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- Won by the Sword - 20/68 -


remain there until I have completely recruited my strength. In the Swiss republic I should pass unnoticed, even by the cardinal's agents. And the fact that, although being but a comparatively short distance from Piedmont, I abstained from joining the general, would, if they inquired, show that I could not have been entrusted with any private communication from you to him."

"It could not be better," the duke said. "When you leave here you should no longer wear that military scarf. Of course, when you enter Switzerland there is no reason why you should disguise the fact that you are a French officer, and having been severely wounded, have come there to repair your health. Doubtless many others have done so; and, dressed as a private person, you would excite no attention. But the Swiss, who strive to hold themselves neutral and to avoid giving offence, might raise objections to a French officer wearing military attire staying among them."

That evening Hector bade his adieu to the duchess and to the friends he had made during his stay, and the next morning, attended by Paolo, he started for Geneva.

"I am glad indeed that we are off, master," the latter said. "In truth, had I stayed here much longer I should have become useless from fat and idleness, for I have had nothing whatever to do but to eat and sleep."

"I am glad to be off, too, Paolo. I am convinced myself, in spite of what the surgeon says, that actual exercise will do more for me than the doctor's potions and rich food. I am stiff still, but it is from doing nothing, and were it not that coming from here my presence might be inconvenient for Turenne, I would journey straight to his camp. You saw the prince's manifesto?"

Paolo nodded. "I did, master. Not being able to read or write, I could make nothing of it myself, but a burgher coming along read it aloud, and it made me shake in my shoes with fright. I made my way as quickly as I could from so dangerous a spot, for it seemed nothing short of treason to have heard such words read against the cardinal."

"I fear that the duke has made a terrible mistake, Paolo. Hitherto all who have ventured to measure their strength with the cardinal have been worsted, and many have lost everything and are now fugitives from France. Some have lost their lives as well as honours and estates. Bouillon is an independent prince, and so was Lorraine, and although the latter could put ten men in the field to every one the duke could muster, he has been driven from his principality. Soissons could not help him except with his name, nor can the Archbishop of Rheims. Not a few of the great nobles would join the duke did they think that he had a prospect of success. None have so far done so, though possibly some have given him secret pledges, which will count for nothing unless it seems that he is likely to triumph.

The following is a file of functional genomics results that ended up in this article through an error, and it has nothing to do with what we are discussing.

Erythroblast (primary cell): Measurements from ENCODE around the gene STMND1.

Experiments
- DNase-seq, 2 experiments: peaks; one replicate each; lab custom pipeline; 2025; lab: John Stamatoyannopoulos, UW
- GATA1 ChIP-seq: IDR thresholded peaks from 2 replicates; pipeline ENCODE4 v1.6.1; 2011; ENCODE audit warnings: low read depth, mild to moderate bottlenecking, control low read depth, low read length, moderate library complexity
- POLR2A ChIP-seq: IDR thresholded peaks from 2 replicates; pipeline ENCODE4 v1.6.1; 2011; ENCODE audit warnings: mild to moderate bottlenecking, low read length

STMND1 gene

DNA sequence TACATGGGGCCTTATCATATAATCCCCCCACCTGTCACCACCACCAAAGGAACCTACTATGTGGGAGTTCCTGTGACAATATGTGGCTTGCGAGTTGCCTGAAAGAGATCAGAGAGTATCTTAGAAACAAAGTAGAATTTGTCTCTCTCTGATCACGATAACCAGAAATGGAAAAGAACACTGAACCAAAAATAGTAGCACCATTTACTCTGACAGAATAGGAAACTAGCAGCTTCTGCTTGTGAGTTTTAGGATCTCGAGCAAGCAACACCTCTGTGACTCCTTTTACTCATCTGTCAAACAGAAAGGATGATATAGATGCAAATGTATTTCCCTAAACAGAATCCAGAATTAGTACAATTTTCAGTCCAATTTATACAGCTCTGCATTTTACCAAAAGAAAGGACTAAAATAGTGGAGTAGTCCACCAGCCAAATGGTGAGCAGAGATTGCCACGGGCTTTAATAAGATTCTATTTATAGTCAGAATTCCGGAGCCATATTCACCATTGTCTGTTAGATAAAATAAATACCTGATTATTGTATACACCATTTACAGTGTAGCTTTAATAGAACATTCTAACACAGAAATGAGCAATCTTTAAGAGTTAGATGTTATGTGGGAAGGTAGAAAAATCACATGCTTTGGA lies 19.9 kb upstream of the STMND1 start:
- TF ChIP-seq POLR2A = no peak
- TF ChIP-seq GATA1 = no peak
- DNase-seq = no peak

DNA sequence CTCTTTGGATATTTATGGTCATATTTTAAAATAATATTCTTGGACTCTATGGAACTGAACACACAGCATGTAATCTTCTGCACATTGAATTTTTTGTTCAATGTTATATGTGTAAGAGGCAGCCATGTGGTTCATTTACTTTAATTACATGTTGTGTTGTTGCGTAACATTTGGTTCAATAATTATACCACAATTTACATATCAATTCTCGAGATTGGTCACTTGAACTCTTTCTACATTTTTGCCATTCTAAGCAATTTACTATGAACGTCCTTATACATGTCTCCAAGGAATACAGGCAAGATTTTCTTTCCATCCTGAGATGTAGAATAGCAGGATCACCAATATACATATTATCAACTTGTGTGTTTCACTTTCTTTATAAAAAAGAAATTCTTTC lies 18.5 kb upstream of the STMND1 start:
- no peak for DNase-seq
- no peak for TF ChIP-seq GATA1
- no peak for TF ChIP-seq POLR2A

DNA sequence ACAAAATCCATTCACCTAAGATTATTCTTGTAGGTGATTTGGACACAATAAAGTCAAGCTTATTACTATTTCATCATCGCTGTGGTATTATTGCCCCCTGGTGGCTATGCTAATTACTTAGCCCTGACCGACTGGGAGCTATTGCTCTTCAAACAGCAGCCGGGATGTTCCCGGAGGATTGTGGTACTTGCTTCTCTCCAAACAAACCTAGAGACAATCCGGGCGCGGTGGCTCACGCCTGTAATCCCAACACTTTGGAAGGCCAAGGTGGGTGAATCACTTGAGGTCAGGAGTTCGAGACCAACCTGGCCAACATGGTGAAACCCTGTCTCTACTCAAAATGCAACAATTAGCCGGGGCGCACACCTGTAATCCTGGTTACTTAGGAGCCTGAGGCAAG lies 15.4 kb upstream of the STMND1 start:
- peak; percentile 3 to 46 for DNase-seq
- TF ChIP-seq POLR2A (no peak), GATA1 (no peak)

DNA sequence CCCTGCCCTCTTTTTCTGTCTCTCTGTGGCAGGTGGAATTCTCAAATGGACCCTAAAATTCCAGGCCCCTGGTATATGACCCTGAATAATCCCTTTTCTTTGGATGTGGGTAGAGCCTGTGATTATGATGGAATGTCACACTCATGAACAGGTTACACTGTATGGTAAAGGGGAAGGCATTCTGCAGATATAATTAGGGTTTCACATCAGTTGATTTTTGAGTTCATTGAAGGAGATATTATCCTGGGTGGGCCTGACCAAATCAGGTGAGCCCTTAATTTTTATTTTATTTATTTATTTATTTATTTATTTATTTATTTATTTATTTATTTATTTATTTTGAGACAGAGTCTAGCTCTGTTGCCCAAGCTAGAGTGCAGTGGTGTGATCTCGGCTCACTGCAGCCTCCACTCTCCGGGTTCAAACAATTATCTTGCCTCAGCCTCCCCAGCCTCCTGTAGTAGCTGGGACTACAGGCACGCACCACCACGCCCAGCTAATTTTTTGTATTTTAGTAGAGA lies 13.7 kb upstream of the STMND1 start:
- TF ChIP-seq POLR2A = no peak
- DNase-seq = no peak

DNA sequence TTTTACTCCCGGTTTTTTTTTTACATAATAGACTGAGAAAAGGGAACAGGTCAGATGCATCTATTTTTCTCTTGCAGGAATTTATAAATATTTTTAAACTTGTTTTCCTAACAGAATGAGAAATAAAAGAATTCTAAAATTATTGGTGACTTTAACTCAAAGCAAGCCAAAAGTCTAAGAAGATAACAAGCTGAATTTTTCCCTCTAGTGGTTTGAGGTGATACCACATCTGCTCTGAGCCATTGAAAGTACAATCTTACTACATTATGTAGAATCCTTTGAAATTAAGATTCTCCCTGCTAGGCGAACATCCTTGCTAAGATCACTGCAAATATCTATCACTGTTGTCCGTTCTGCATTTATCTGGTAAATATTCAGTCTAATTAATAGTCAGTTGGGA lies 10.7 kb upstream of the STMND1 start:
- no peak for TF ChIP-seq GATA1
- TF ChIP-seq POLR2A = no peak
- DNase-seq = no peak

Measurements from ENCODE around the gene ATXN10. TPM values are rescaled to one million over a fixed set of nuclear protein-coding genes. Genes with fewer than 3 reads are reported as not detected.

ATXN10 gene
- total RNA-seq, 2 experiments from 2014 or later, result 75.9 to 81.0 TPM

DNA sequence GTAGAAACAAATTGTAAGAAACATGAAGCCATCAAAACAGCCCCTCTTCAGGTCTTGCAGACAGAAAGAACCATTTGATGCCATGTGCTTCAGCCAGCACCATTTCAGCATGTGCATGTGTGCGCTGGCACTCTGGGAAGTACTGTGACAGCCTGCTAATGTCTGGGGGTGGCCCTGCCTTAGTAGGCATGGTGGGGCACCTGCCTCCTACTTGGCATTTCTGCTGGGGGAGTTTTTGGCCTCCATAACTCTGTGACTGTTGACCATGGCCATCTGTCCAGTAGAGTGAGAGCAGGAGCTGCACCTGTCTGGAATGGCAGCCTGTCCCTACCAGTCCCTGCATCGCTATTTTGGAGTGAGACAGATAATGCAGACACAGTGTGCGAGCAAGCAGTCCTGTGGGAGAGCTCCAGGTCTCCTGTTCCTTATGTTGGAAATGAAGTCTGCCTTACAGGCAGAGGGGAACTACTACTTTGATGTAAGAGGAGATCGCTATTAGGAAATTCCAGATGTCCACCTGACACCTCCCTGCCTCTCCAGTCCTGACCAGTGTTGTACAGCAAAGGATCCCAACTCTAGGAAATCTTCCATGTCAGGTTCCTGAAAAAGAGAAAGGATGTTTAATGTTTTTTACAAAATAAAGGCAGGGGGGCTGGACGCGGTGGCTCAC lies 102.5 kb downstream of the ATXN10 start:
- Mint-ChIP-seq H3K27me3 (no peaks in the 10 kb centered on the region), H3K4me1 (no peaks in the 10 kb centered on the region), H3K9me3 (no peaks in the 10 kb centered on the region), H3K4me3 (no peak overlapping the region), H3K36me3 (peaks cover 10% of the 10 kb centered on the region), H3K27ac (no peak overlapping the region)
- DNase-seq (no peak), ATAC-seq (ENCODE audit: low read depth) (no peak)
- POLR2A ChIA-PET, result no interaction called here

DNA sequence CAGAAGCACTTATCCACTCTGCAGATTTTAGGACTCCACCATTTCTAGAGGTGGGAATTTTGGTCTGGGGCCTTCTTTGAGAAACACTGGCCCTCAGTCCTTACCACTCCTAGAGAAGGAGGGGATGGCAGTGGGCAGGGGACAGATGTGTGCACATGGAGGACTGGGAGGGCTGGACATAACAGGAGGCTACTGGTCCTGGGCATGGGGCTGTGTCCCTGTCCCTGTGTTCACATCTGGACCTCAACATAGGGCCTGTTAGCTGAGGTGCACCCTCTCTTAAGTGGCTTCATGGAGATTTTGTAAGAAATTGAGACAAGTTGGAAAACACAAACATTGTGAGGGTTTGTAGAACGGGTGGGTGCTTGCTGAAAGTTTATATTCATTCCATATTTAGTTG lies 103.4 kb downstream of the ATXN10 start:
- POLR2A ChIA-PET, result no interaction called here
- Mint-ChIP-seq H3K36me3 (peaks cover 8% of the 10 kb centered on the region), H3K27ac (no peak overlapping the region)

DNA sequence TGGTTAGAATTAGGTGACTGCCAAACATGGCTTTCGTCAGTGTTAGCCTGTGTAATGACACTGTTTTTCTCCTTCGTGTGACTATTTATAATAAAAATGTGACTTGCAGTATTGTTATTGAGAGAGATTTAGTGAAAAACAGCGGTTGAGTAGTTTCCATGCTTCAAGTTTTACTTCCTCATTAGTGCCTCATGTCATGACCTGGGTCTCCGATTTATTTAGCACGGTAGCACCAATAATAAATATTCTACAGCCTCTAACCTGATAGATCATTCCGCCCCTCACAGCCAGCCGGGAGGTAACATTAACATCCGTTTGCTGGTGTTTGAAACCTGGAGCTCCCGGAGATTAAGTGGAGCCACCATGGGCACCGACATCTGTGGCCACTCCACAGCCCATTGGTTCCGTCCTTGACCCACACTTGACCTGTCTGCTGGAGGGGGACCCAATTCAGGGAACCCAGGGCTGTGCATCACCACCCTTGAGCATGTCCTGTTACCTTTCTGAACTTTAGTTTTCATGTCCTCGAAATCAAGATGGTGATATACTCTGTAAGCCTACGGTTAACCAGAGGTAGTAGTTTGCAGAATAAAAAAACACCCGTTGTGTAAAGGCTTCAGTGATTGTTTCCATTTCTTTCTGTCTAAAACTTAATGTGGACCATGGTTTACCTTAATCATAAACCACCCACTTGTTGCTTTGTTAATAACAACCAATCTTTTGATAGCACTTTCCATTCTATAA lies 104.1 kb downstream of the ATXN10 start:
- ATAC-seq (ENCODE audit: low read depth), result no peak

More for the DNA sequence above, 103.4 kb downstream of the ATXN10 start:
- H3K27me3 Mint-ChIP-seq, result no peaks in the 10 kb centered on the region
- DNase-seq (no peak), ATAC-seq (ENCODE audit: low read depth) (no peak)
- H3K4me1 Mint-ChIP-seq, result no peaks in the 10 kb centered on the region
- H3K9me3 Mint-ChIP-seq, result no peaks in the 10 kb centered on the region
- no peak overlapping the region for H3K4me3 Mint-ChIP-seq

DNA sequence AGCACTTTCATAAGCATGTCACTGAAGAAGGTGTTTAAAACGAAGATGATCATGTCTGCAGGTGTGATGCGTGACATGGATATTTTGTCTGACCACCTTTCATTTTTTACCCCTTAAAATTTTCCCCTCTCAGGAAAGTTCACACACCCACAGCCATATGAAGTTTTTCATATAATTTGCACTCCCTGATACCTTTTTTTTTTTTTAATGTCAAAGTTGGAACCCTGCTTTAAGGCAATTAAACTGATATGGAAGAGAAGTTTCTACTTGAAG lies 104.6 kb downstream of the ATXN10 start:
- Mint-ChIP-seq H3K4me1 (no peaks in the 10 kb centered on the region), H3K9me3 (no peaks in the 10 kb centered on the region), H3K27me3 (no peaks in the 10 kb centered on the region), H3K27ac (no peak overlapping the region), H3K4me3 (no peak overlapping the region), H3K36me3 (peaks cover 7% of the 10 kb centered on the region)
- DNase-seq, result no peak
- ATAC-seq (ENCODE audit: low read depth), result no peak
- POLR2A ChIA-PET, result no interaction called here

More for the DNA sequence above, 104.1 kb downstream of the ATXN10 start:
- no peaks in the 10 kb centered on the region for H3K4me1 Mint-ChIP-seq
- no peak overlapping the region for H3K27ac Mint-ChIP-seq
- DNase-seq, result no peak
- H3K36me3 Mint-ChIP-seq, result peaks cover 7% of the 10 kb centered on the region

"It is rumoured, as you know, that he has made an alliance with Spain and Austria. Both will use him as an arm against France, but will throw him over and leave him to his fate whenever it suits them. Moreover, their alliance would assuredly deter any, who might otherwise range themselves with him, from taking up arms. No Huguenot would fight by the side of a Spaniard; and although the Guises and the Catholic nobles allied themselves with Spain against Henri of Navarre, it was in a matter in which they deemed their religion in danger, while this is but a quarrel between Bouillon and the cardinal; and with Spain fighting against France in the Netherlands, they would not risk their lands and titles. Bouillon had better have stood alone than have called in the Spaniards and Austrians. We know whose doing that is, the Archbishop of Rheims, who is a Guise, and, methinks, from what I have seen of him, a crafty one.

"I am sure that neither the duke nor Soissons would, unless won over by the archbishop, have ever consented to such a plan, for both are honourable gentlemen, and Soissons at least is a Frenchman, which can hardly be said of Bouillon, whose ancestors have been independent princes here for centuries. However, I fear that he will rue the day he championed the cause of Soissons. It was no affair of his, and it is carrying hospitality too far to endanger life and kingdom rather than tell two guests that they must seek a refuge elsewhere. All Europe was open to them. As a Guise the archbishop would have been welcome wherever Spain had power. With Spain, Italy, and Austria open to him, why should he thus bring danger and misfortune upon the petty dukedom of Sedan? The same may be said of Soissons; however reluctant Bouillon might be to part with so dear a friend, Soissons himself should have insisted upon going and taking up his abode elsewhere. Could he still have brought a large force into the field, and have thus risked as much as Bouillon, the case would be different, but his estates are confiscated, or, at any rate, he has no longer power to summon his vassals to the field, and he therefore risks nothing in case of defeat, while Bouillon is risking everything."

"I daresay that that is all true, master, though in faith I know nothing about the matter. For myself, it seems to me that when one is a noble, and has everything that a man can want, he must be a fool to mix himself up in troubles. I know that if the King of France were to give me a big estate, and anyone came to me and asked me to take part in a plot, I would, if I had the power of life and death, have him hung up over the gate of my castle."